28 December 2021

Why Machine Learning Is Great Elly For Cyber Security.

By Rahul Garg

Although we have spoken on several occasions about Machine Learning and even our Augur product , this time we will do a little theoretical review for those who are not so familiar with this technology.

What is Machine Learning?

The machine learning , English Machine Learning (ML), is a branch of science that allows computers through a set of techniques to perform tasks without being explicitly programmed. Through ML, computers can generalize their behavior from processed data in order to make predictions about future data.

By way of context, the term Machine Learning has existed for several decades, when   Arthur Samuel used it for the first time in IBM laboratories in 1959 and defined it as:

“Field of study that gives computers the ability to learn without being explicitly programmed”

However, it was only in the 1980s when this concept gained more force with the appearance of artificial neural networks (ANN – Artificial Neural Network) and then after another decade it began to be used by various specialists with the aim of solving some problems of daily life.

Similar to what happened in early 2010 with Cloud technologies when many considered that they were not going to take hold, the same happened with ML. Today this science is used by various companies: Facebook, Netflix, YouTube, Google or Amazon, to name a few.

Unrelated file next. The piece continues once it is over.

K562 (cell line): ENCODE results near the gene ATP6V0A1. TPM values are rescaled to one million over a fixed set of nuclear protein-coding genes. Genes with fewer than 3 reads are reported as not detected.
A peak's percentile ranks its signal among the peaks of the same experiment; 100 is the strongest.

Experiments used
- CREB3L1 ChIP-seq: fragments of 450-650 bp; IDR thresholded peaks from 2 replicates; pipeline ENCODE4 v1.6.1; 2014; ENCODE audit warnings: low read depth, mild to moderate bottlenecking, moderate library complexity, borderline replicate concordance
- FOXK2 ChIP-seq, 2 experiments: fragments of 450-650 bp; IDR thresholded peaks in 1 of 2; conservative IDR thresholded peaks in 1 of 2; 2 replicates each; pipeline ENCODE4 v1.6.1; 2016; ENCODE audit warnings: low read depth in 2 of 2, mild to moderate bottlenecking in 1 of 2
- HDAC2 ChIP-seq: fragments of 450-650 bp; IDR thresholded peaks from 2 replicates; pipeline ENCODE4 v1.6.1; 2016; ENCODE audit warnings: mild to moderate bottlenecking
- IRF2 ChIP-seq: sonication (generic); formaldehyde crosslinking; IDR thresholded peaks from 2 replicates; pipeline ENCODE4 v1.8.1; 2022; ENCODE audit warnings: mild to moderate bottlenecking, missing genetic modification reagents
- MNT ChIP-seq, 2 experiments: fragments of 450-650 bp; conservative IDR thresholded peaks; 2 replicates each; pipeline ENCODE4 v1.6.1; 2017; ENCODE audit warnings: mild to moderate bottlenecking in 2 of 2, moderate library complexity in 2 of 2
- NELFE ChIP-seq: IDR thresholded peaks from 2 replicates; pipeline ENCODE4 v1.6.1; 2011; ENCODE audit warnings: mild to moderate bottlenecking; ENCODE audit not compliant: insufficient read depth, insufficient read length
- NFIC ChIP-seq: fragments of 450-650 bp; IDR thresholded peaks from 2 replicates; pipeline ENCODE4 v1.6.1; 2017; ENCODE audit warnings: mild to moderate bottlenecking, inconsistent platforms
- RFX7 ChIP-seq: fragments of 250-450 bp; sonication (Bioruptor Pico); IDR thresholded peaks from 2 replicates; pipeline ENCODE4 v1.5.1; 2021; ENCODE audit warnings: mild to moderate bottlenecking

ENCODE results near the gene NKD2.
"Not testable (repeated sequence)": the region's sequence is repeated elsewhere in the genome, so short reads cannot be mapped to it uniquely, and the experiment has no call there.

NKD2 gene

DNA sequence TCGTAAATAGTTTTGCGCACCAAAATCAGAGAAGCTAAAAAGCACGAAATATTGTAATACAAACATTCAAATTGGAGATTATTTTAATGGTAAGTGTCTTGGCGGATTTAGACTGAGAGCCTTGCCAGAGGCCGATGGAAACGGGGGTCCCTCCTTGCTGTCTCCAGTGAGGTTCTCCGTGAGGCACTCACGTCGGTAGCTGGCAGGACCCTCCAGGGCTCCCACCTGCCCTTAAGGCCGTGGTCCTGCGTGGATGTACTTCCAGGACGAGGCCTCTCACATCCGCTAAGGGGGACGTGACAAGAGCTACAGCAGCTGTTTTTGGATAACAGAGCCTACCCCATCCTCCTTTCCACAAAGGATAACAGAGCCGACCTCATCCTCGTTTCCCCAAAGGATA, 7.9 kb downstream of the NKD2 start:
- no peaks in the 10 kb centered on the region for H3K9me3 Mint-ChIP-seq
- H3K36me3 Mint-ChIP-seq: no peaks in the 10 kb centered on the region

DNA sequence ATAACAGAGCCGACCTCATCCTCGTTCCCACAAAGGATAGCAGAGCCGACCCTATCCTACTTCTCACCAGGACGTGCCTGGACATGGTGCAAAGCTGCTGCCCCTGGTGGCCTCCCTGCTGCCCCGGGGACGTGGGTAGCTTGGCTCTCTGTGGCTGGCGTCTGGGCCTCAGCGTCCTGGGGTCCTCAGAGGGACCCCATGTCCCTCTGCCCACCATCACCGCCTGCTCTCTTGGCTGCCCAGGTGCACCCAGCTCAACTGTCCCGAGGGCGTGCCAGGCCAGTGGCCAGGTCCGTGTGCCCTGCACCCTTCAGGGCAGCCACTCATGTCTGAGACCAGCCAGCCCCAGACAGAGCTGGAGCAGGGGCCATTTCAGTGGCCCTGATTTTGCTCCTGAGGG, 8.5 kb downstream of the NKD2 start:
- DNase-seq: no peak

The most popular systems that use Machine Learning are voice recognition and facial recognition, customer profiling in marketing, market studies, and the latter is being added automation for IoT, autonomous cars, and even the famous aid robots. .

Now, the central question is: what kind of needs could Machine Learning satisfy in the cybersecurity industry? To answer this, we must first give a small theoretical framework to understand where we could apply Machine Learning in cybersecurity.

How is ML classified in general?

Broadly speaking, we can classify it as:

Supervised learning: it is focused on determining the probabilities of new events based on previously observed events. Within this algorithm we find two other categories:

  • Classification: Classification algorithms predict which category an entry belongs to based on the learned probabilities of previously observed entries. For example: determining if a file is malware or not.
  • Regression: Regression models (linear, logistic) predict an output value for a given input based on the output values ​​associated with the previous inputs. For example: predicting how many malware samples will be detected in the next month.

Unsupervised learning: they try to find unlabeled patterns. For example: determining how many malware families exist in the dataset and which files belong to each family. Within this type of ML is “ Clustering ”, which consists of grouping a set of objects (cluster) by their similarities. Example: detection of anomalies, or malware families.

Stages of Machine Learning

Even if you are not an expert in this type of technology, it is important to understand in general terms how the general ML process works, which is divided into the following stages:

  •  Whatever the ML algorithm to use, you must have a large number of data to train our model. Most of the data comes from various sources.
  •  many times the data collected is categorical, so it is necessary to perform a preprocessing and transform that data into numeric, since ML algorithms work only with numerical data.